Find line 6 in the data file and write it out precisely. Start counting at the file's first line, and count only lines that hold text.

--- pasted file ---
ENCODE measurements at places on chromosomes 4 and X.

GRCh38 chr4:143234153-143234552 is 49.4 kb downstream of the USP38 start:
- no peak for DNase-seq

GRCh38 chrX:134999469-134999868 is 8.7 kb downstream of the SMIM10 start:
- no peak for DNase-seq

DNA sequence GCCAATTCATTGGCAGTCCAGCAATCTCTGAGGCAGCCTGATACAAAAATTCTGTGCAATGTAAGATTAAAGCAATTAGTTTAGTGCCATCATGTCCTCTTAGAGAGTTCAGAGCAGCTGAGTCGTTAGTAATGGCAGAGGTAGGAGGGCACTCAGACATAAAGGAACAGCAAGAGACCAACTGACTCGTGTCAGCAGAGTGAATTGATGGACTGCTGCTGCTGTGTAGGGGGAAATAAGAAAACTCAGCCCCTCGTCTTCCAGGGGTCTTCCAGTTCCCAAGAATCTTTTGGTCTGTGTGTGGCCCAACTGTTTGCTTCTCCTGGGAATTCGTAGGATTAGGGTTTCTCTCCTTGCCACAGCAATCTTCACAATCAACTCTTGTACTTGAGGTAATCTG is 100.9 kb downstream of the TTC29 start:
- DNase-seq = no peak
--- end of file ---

DNA sequence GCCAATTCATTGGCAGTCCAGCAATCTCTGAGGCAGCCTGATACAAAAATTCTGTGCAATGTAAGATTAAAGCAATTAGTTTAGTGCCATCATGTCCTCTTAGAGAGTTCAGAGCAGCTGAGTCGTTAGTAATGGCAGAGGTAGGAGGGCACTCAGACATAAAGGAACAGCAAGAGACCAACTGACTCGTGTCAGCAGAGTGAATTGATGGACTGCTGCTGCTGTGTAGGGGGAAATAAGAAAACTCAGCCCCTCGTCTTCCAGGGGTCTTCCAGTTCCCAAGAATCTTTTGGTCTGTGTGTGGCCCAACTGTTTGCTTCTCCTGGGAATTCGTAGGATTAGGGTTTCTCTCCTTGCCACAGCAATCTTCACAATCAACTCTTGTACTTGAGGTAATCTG is 100.9 kb downstream of the TTC29 start: